While this is occurring, Tom Pinch, after years of devoted service, finds out the true nature of Mr. Pecksniff's character when he mistreats Mary, and leaves him at last. He goes to London to seek employment and rescues his governess sister Ruth, who he discovers has been severely mistreated by the cruel family who has been employing her, and they move in together. He renews his friendship with John Westlock, who has recently come into an inheritance. Pinch quickly receives an ideal job from a mysterious employer, with the help of an equally mysterious Mr. Nadgett.

Young Martin, meanwhile, has fallen in with Mark Tapley, a kind man from the inn in the town where Pecksniff lives. Mark, a satirical character, is always affable and cheerful, which he decides does not reflect well on him because he is always in happy circumstances. He decides he must test his cheerfulness by seeing if he can maintain it in the worst circumstances possible. To this end, he decides to accompany young Martin Chuzzlewit as his unpaid servant (indeed, he uses up his life savings paying for things for Martin) as he makes his way to the United States to seek his fortune. The men travel to America, make many humorous observations about the generally low and degraded or silly character of the American people, and then attempt to start new lives in a swampy, disease-filled settlement named Eden by the corrupt hucksters who sell him his land. Mark and Martin both nearly die in Eden of malaria. The experience changes Martin's selfish character and they return to England after the experience, where he is resolved to return penitently to his grandfather, humbled and changed. But his grandfather is now apparently under Mr. Pecksniff's control and rejects him. Mr. Pecksniff also becomes financially involved in Montague Tigg's insurance scam through the intervention of Jonas, who is being blackmailed by Tigg, who has some kind of information on Jonas. The information is not revealed until the end of the book, but it is implied that he has evidence that Jonas killed his father.

On his return, Young Martin is reunited with Tom Pinch. At this point, Jonas Chuzzlewit murders Tigg Montague when the insurance scam is failing, in order to prevent him from revealing the information he's been using as blackmail. Meanwhile, Tom Pinch discovers that his mysterious benefactor/employer is old Martin Chuzzlewit. The elder Martin reveals that when he saw the ends to which greed would take one (in the case of Jonas and Anthony), he decided to sit back and pretend to be in doddering thrall to Pecksniff, while he carefully planned to give everyone enough rope to hang themselves with. He soon realizes the evils of Pecksniff and the good of Pinch. Together, the group confronts Mr. Pecksniff with their knowledge of his true character. Mr. Nadgett leads the group to the discovery of Jonas as the murderer of Montague. They also find out from Anthony's devoted employee Chuffey that Jonas did not murder his father, but did plan to murder him, and in fact thought he had (with poison), when really the father died of a broken heart when he realized his own son wanted him dead. Martin also reveals that he was angry at his grandson for becoming engaged to Mary because he had all along planned to arrange that particular match, and felt his glory had been thwarted by them deciding on the plan themselves, instead. He realizes the folly of that opinion, and Martin and his grandfather are reconciled. Martin and Mary get married, Ruth Pinch gets married to John Westlock, and the other characters generally get what they deserve, good or bad. However, Tom Pinch remains in unrequited, undeclared love with Mary for the rest of his life, never marrying, and always being a warm companion to Mary and Martin and to Ruth and John, because the goodness of his heart is such that he is happy to see his loved ones happy though he not partake as much as them.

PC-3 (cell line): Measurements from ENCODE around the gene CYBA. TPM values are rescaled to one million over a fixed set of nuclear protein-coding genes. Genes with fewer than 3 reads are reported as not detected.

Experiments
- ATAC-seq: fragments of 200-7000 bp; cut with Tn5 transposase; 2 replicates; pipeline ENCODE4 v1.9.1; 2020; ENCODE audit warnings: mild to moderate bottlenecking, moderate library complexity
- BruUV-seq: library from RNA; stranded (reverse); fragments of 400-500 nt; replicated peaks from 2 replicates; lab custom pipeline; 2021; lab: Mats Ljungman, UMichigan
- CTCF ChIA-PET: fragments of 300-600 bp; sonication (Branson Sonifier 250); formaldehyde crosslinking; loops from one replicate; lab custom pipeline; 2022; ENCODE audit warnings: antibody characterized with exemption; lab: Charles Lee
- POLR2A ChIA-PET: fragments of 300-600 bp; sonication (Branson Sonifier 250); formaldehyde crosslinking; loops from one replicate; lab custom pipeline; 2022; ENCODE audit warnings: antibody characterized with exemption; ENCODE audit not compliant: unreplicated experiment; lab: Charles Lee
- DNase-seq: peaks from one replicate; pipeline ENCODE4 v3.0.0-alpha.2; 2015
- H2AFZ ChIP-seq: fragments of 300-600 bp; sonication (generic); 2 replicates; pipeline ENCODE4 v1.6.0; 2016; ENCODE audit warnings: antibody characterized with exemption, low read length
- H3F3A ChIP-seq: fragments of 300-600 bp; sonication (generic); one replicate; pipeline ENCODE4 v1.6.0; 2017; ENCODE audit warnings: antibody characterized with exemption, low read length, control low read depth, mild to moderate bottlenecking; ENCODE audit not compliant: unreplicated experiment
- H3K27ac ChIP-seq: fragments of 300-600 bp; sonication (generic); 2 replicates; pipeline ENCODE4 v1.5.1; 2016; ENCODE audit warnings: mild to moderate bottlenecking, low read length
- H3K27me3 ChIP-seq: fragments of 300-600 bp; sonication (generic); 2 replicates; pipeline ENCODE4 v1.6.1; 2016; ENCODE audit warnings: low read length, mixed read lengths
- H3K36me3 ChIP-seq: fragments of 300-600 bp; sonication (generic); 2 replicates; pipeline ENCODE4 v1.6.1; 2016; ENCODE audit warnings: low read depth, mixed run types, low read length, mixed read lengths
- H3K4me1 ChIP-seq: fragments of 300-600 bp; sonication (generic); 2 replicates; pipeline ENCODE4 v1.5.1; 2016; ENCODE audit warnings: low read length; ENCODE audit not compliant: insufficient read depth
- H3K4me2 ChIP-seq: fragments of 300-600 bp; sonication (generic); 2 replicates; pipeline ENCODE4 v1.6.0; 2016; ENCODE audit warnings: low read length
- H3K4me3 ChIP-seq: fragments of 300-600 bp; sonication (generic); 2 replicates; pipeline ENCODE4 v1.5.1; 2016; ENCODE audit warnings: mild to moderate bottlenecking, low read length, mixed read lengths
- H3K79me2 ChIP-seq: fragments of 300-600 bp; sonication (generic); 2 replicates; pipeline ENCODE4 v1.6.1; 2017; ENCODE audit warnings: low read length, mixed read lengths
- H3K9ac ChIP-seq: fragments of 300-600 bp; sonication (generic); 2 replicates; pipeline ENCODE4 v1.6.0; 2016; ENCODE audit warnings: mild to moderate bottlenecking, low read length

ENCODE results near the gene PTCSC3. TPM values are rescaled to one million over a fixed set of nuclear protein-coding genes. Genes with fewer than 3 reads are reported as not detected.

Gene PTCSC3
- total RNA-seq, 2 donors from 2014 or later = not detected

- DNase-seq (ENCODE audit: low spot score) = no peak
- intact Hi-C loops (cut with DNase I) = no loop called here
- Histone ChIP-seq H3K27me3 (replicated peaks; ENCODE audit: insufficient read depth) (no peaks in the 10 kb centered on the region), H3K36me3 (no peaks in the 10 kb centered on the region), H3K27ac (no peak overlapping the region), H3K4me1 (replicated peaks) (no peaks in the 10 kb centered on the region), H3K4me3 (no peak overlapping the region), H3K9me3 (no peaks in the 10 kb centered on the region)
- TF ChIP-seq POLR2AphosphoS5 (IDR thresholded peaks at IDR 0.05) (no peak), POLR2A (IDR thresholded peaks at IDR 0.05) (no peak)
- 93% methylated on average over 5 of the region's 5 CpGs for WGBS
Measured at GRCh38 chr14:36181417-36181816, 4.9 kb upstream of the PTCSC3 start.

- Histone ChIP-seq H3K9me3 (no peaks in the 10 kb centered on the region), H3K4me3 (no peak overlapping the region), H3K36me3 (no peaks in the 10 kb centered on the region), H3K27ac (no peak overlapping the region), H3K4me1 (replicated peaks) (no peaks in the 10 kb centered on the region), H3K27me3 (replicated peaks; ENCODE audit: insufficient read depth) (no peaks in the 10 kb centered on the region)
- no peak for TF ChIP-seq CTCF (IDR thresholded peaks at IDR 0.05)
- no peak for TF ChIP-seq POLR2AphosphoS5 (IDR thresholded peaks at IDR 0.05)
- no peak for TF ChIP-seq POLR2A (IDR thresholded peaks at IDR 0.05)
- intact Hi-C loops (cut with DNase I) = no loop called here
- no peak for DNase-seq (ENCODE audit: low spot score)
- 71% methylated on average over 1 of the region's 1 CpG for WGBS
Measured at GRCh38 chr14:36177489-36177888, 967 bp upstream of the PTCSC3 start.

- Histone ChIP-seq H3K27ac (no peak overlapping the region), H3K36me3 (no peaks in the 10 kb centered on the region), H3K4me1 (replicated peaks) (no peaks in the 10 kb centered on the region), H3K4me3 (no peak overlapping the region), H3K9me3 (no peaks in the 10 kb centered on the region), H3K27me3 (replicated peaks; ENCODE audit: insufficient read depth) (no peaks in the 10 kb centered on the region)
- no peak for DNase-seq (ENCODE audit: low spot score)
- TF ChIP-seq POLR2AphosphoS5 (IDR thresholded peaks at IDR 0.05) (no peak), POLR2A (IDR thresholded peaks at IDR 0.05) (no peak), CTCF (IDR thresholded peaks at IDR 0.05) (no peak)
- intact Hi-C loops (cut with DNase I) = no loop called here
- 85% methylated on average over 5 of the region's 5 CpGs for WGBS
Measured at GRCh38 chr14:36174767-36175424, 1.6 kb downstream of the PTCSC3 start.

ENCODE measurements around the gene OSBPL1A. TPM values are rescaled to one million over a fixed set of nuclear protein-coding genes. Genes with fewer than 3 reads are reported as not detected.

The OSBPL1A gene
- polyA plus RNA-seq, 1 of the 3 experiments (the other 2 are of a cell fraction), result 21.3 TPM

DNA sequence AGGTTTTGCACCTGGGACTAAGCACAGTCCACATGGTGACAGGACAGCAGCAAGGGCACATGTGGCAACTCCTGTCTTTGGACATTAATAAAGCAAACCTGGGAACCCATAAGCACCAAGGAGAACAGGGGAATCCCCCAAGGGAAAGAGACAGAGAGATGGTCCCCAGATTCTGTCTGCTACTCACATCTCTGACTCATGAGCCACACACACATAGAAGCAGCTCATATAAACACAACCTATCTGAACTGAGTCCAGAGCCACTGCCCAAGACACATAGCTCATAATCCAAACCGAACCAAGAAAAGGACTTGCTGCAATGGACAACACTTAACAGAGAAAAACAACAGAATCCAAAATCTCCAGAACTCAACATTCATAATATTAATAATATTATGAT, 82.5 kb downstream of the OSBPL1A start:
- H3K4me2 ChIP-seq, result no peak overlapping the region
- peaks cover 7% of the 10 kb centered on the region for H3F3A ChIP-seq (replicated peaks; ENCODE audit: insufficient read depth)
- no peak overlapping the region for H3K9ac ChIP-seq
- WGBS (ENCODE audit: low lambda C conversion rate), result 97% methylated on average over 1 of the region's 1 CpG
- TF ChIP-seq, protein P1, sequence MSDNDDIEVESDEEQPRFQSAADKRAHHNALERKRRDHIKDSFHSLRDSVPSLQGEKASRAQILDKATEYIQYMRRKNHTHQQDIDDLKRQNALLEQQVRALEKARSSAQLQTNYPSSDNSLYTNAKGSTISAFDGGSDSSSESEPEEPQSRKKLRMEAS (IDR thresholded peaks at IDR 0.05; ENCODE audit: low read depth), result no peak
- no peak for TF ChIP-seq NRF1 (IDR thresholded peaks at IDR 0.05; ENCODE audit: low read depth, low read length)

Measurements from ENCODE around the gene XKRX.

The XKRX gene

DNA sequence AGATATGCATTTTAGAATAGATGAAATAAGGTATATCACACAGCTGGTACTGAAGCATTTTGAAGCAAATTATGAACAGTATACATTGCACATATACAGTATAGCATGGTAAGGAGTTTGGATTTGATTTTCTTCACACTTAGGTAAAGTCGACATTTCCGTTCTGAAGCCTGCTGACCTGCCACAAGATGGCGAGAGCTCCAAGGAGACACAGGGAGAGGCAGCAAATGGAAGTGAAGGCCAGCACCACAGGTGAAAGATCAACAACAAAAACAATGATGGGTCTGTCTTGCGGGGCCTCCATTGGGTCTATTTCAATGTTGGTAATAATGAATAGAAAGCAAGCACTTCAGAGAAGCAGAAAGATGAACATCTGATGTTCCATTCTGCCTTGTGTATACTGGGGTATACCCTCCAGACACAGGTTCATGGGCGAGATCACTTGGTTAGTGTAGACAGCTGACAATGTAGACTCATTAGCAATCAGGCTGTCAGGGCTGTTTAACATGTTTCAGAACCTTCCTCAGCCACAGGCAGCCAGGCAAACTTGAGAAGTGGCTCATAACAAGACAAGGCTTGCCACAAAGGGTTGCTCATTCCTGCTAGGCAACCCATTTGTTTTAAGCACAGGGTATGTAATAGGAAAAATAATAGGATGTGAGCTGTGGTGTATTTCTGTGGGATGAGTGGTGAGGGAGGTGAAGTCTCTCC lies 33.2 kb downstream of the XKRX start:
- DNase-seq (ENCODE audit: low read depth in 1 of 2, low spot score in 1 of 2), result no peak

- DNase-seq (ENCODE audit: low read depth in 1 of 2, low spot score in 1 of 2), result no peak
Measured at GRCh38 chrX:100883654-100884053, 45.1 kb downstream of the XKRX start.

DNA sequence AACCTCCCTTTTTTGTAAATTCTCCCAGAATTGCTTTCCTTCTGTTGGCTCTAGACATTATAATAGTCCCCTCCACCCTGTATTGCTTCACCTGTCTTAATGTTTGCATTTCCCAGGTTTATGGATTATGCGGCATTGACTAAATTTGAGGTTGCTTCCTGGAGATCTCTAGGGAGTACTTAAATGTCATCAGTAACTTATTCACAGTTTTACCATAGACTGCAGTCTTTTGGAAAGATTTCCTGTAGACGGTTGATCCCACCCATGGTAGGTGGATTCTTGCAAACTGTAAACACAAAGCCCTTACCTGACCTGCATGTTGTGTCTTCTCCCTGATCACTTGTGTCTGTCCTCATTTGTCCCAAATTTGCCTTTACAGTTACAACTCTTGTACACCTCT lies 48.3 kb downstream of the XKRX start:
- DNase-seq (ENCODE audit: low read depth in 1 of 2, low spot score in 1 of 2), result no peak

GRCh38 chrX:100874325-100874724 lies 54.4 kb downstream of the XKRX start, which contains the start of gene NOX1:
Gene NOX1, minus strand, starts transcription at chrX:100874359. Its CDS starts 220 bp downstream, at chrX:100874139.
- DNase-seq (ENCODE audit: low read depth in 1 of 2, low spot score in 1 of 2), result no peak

Characters in "Martin Chuzzlewit"

The Chuzzlewit Extended Family

The main characters of the story are the members of the extended Chuzzlewit family.

The first to be introduced is Seth Pecksniff, a widower with two daughters who is a self-styled teacher of architecture. He believes that he is a highly moral individual who loves his fellow man, but mistreats his students and passes off their designs as his own for profit. He seems to be a cousin of Old Martin Chuzzlewit. Mr. Pecksniff's rise and fall follows the novel's plot arc.

Next we meet his two daughters, Charity and Mercy Pecksniff. They are also affectionately known as Cherry and Merry, or as the two Miss Pecksniffs. Charity is portrayed throughout the book as having none of that virtue after which she is named, while Mercy, the younger sister, is at first silly and girlish in a manner that's probably inconsistent with her numerical age. Later events in the story drastically change her personality.